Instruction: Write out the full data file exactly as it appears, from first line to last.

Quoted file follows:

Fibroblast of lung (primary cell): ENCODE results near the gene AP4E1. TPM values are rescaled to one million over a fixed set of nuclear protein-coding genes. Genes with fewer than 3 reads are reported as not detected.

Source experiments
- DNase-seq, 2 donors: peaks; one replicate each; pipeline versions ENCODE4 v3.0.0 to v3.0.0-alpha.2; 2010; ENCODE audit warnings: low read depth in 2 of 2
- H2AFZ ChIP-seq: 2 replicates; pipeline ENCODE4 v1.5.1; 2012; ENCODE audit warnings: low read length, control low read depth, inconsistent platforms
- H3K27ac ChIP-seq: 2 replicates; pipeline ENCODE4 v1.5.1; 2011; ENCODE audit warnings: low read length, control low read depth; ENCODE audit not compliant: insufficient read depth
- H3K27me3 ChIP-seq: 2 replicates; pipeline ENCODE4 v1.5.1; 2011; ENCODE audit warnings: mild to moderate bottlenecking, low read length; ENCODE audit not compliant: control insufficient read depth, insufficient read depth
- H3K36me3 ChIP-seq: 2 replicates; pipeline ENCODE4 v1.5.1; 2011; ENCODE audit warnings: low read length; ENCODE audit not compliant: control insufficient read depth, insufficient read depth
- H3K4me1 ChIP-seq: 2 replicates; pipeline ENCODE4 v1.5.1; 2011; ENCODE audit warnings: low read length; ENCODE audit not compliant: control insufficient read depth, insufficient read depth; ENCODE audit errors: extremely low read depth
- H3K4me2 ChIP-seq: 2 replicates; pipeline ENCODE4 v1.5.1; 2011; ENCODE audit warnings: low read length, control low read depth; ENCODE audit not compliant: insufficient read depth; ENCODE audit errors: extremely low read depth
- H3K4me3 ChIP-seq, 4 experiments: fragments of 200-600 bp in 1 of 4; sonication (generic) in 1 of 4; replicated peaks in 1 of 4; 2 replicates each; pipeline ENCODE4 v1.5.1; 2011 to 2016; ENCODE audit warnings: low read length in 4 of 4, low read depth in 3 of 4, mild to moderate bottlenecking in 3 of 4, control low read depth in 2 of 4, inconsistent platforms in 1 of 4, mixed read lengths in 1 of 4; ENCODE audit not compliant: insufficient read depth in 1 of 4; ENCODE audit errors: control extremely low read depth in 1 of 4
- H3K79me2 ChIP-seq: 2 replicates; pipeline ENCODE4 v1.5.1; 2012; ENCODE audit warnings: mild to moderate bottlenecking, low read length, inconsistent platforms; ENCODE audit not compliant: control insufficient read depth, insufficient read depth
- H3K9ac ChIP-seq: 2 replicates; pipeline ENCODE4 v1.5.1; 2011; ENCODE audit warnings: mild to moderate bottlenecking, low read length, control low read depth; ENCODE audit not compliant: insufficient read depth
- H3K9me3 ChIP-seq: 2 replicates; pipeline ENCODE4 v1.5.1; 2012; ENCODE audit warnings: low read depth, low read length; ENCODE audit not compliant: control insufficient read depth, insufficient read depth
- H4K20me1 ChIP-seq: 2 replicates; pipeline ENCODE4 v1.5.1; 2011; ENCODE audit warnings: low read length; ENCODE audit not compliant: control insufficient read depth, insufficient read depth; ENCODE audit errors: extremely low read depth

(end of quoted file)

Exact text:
Fibroblast of lung (primary cell): ENCODE results near the gene AP4E1. TPM values are rescaled to one million over a fixed set of nuclear protein-coding genes. Genes with fewer than 3 reads are reported as not detected.

Source experiments
- DNase-seq, 2 donors: peaks; one replicate each; pipeline versions ENCODE4 v3.0.0 to v3.0.0-alpha.2; 2010; ENCODE audit warnings: low read depth in 2 of 2
- H2AFZ ChIP-seq: 2 replicates; pipeline ENCODE4 v1.5.1; 2012; ENCODE audit warnings: low read length, control low read depth, inconsistent platforms
- H3K27ac ChIP-seq: 2 replicates; pipeline ENCODE4 v1.5.1; 2011; ENCODE audit warnings: low read length, control low read depth; ENCODE audit not compliant: insufficient read depth
- H3K27me3 ChIP-seq: 2 replicates; pipeline ENCODE4 v1.5.1; 2011; ENCODE audit warnings: mild to moderate bottlenecking, low read length; ENCODE audit not compliant: control insufficient read depth, insufficient read depth
- H3K36me3 ChIP-seq: 2 replicates; pipeline ENCODE4 v1.5.1; 2011; ENCODE audit warnings: low read length; ENCODE audit not compliant: control insufficient read depth, insufficient read depth
- H3K4me1 ChIP-seq: 2 replicates; pipeline ENCODE4 v1.5.1; 2011; ENCODE audit warnings: low read length; ENCODE audit not compliant: control insufficient read depth, insufficient read depth; ENCODE audit errors: extremely low read depth
- H3K4me2 ChIP-seq: 2 replicates; pipeline ENCODE4 v1.5.1; 2011; ENCODE audit warnings: low read length, control low read depth; ENCODE audit not compliant: insufficient read depth; ENCODE audit errors: extremely low read depth
- H3K4me3 ChIP-seq, 4 experiments: fragments of 200-600 bp in 1 of 4; sonication (generic) in 1 of 4; replicated peaks in 1 of 4; 2 replicates each; pipeline ENCODE4 v1.5.1; 2011 to 2016; ENCODE audit warnings: low read length in 4 of 4, low read depth in 3 of 4, mild to moderate bottlenecking in 3 of 4, control low read depth in 2 of 4, inconsistent platforms in 1 of 4, mixed read lengths in 1 of 4; ENCODE audit not compliant: insufficient read depth in 1 of 4; ENCODE audit errors: control extremely low read depth in 1 of 4
- H3K79me2 ChIP-seq: 2 replicates; pipeline ENCODE4 v1.5.1; 2012; ENCODE audit warnings: mild to moderate bottlenecking, low read length, inconsistent platforms; ENCODE audit not compliant: control insufficient read depth, insufficient read depth
- H3K9ac ChIP-seq: 2 replicates; pipeline ENCODE4 v1.5.1; 2011; ENCODE audit warnings: mild to moderate bottlenecking, low read length, control low read depth; ENCODE audit not compliant: insufficient read depth
- H3K9me3 ChIP-seq: 2 replicates; pipeline ENCODE4 v1.5.1; 2012; ENCODE audit warnings: low read depth, low read length; ENCODE audit not compliant: control insufficient read depth, insufficient read depth
- H4K20me1 ChIP-seq: 2 replicates; pipeline ENCODE4 v1.5.1; 2011; ENCODE audit warnings: low read length; ENCODE audit not compliant: control insufficient read depth, insufficient read depth; ENCODE audit errors: extremely low read depth